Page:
by Steven Wandling
Joe Begos (Bliss, The Mind’s Eye) films are the kind of scuzzy brilliance that feel like the cinematic equivalent to something only found in the dingy punk rock clubs of old a la CBDB, and his latest VFW is certainly no exception. The director’s latest slime infested scuzzfest opus should come with a warning: if you aren’t ready for a movie to grab you by the throat and assault your senses for a gleeful 90 minutes then just don’t bother. Begos is very well adept at telling intense violent stories populated by complicated characters whose behavior mimics the neon lit urban shadows setting they exist in.
Partnering with horror genre mainstay Fangoria, Begos brings audiences an early John Carpenter (Assault on Precint 13, Escape From New York) by way of the grindhouse horror-action thriller that’s filled with some of the best character actors in the history of film.Throughout 92 minutes, an all night showdown ensues between a group of senior veterans trapped in a rundown VFW post and nearby drug dealers and their army of mutant, zombie-like opioid addicts. VFW, like Begos’ other films, pulls off the rarest of feats by wearing its influences proudly on its sleeve while also rising above the simple throwback label. That’s not to say that the movie isn’t filled to the brim with badass characters that hearken back to the glory days of the action film, but there’s also a great story at the movie’s center about the power of bonding between soldiers that plays most heavily into the way the more than capable veterans handle themselves when trouble comes calling early and often throughout.
The cast really does so much in making the audience feel invested when they watch VFW. Anchored by Steven Lang (Don’t Breath, Avatar) and filled out by Fred Williamson (From Dusk ‘Til Dawn), William Sadler (The Shawshank Redemption, Tales from the Crypt Presents Demon Knight), David Patrick Kelly (The Crow, Twin Peaks), Martin Kove (The Karate Kid) and George Wendt (TV’s Cheers), the motley crew knock it out of the park as vets who find themselves trying to survive the night trapped in their own seemingly safe outpost. Teenage outcast Lizard (Sierra Mcormick) steals nearby drug dealer Boz’s dope causing him to lead countless drug-addicted freaks, punks and mutants to descend upon the the good guys. That’s when the fun really begins.
VFW fires with both barrels from the start and never really lets up, save for a few intimate moments in the down time of the fighting. This movie should draw in any fans of early 80s horror/action cinema from the likes of a young John Carpenter. VFW takes place in a near supposed future in which the world has gone even further to shit than anything slight of a pandemic. The opioid crisis has gotten even worse than anyone thought imaginable, with new drug hype causing people to become brain dead zombies (or hypers) that bare resemblance to the infected movie theater denizens in Lamberto Bava’s Italian horror shocker Demons (1987). The creature effects are creepy as hell, and VFW manages to be visceral and still leave plenty to the imagination.
Driving home the 1980s tone and feel of this movie is the adrenaline-pumping score from Steven Moore that is soaked in paranoia and dread. The music then gushes over into a more classic sounding driving melody that never falls into simple nostalgia. It’s as good a score as anything from the earl 1980s era that people are most associating with VFW. Fans of Begos’ other films are going to love seeing mainstays like Graham Skipper (Beyond the Gates, The Mind’s Eye) and Dora Madison (Bliss, The Loft) play part of Boz’s (Travis Hammer) inner circle. Madison is always a standout and remains so in VFW as sword-toting assassin Gutter, a role that requires a lot more physicality and badass posturing than delivering memorable dialogue. Travis Hammer is eerily reminiscent of a young James Remar in 48 Hours with his shirtless, open leather jacket attire and the homicidal mad look in his eye. He plays Boz with the right amount of blind rage rage and calm, calculated restraint.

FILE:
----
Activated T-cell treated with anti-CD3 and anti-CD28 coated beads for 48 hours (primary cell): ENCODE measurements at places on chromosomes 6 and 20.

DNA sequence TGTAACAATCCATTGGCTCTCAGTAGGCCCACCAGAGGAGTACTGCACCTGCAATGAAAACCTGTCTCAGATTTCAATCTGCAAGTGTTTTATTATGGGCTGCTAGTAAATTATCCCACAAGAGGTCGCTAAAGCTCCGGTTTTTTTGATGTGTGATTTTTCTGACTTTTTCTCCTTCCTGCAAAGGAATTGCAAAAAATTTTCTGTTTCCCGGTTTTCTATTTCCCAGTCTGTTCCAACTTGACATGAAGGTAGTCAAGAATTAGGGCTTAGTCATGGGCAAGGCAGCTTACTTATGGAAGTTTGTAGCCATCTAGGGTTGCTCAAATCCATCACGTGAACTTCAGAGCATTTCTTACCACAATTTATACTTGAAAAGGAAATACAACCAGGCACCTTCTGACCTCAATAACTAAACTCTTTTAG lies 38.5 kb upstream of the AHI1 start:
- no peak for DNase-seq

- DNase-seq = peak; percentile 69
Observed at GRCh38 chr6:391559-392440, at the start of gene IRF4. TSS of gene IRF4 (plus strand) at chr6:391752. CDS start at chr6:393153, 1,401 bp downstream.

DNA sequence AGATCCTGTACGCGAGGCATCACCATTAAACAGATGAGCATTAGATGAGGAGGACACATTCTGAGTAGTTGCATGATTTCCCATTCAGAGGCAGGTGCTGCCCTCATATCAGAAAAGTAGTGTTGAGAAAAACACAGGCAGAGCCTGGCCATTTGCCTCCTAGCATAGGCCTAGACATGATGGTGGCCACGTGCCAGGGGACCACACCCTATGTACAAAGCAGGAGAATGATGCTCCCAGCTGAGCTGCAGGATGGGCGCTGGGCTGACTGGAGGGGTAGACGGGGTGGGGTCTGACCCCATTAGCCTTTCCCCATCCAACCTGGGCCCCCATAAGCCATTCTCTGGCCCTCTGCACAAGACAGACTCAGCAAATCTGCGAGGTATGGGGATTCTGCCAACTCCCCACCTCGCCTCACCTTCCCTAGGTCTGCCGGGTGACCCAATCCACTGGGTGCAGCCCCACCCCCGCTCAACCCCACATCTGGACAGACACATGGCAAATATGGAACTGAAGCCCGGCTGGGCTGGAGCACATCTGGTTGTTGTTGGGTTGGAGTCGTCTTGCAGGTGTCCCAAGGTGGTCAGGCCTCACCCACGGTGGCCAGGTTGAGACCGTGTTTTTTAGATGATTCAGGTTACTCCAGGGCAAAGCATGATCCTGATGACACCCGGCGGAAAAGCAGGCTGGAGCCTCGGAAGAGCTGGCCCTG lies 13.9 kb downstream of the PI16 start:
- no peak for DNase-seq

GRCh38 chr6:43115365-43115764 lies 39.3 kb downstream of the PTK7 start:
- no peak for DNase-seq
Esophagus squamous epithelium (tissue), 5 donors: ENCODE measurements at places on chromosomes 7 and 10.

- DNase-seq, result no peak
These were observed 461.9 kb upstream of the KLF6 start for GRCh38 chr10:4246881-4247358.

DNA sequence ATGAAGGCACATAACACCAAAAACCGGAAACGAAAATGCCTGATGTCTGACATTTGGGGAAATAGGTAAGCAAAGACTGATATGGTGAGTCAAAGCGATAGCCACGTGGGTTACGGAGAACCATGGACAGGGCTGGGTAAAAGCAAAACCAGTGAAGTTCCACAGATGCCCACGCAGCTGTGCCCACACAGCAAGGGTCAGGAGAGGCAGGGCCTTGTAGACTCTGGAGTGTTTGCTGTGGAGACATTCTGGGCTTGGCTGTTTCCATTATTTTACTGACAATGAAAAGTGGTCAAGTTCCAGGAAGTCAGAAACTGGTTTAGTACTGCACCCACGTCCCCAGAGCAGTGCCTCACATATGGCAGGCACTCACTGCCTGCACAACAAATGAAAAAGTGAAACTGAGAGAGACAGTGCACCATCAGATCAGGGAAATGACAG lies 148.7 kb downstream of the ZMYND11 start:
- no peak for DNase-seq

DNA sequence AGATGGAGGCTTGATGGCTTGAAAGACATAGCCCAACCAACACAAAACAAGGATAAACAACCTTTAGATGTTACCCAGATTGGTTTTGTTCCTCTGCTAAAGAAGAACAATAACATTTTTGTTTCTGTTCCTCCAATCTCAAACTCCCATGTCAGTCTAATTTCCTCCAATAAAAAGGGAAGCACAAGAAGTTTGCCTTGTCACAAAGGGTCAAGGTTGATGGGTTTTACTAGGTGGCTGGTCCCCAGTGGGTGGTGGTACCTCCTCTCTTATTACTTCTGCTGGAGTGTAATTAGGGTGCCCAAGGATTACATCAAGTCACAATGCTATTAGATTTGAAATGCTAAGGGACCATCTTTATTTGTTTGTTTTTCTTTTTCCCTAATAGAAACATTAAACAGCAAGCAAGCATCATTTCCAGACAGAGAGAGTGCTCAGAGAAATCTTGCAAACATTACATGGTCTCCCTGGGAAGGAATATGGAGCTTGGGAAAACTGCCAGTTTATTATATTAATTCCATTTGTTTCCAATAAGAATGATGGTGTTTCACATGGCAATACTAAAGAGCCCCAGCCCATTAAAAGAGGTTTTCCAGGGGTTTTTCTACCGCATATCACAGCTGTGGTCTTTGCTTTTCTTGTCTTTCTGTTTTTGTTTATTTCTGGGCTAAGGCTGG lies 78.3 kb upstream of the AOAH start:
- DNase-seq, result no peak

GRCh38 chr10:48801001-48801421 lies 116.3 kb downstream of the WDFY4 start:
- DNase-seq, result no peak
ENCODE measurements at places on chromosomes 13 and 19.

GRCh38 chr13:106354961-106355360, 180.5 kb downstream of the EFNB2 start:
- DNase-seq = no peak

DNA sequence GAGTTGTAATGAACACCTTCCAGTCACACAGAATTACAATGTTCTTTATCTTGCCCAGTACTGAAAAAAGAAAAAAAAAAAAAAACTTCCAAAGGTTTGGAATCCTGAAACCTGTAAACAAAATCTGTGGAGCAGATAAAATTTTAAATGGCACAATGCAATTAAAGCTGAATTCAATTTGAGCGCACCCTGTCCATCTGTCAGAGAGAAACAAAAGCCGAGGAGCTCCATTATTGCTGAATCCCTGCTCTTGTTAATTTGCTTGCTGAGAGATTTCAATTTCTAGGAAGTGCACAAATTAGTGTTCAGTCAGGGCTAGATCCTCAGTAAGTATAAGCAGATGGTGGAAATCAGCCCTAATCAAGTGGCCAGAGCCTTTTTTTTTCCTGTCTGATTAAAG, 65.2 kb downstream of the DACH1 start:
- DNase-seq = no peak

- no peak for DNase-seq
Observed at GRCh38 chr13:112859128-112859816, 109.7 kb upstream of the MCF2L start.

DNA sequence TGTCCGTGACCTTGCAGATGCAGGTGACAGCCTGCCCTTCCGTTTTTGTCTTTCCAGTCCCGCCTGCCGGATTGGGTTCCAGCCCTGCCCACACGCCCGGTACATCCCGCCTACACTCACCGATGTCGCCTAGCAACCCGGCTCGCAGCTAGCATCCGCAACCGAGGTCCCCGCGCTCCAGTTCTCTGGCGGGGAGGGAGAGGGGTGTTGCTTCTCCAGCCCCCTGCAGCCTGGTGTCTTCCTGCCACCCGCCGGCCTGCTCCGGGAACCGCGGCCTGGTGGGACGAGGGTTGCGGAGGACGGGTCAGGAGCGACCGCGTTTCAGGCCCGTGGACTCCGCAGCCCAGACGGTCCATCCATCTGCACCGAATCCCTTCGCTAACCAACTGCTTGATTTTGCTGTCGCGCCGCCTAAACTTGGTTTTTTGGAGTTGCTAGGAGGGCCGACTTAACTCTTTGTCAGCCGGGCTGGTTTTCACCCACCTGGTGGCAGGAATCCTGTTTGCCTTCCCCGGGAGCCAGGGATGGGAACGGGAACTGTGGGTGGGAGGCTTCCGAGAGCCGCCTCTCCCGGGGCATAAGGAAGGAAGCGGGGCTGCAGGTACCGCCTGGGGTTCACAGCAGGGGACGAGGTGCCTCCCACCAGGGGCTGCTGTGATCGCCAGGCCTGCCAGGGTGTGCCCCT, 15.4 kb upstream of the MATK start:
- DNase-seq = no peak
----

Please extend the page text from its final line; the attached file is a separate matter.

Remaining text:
VFW is a beautifully shot film if, like me, you think that grainy footage and dingy dark barroom neons are something to marvel at. Through Joe Begos’ lens, they are, and the film looks gorgeous in a very scuzzy kind of way. The darkness feels deep and infinite and the bar lights make the VFW post seem like the last refuge of humanity against a never-ending horde of the undead. The performances from everyone involved, but especially from the veterans forced to fight alongide a young sharpshooter just home from the Middle East. are stellar. The camaraderie on screen and the amount of fun Lang, Kove, Kelly and Williamson all seem to be having with VFW make it all the more worth your time.
The amount of jaw-dropping moments of gleeful spatter and blood spray on full view in the movie is incredible. Begos knows how to film a lot of the more violent aspects in a way that builds up the suspense while still giving you healthy amounts of gore. The characters are well rounded and feel like they really could exist, thanks to the performances from the top notch actors portraying them. Joe Begos gets all the praise here though for crafting a beautiful, dirty film that rocks and could work as a double feature with the also-brilliant Begos vampire film Bliss or something as obvious as The Terminator. VHS is a visceral thriller that barrels through its 92 minute runtime with an intensity that matches the performances on screen. It’s well worth a watch to see who is going to fight the night, and stay alive.
Thanks so much for reading. VFW is now available for rent and purchase through all streaming platforms and VOD. Check it out and share this with your horror loving friends! Follow creepylovely on Facebook, Instagram, and Twitter. If you would like to write for us just shoot us a private message or DM on social media. Stay lovely! Stay creepy!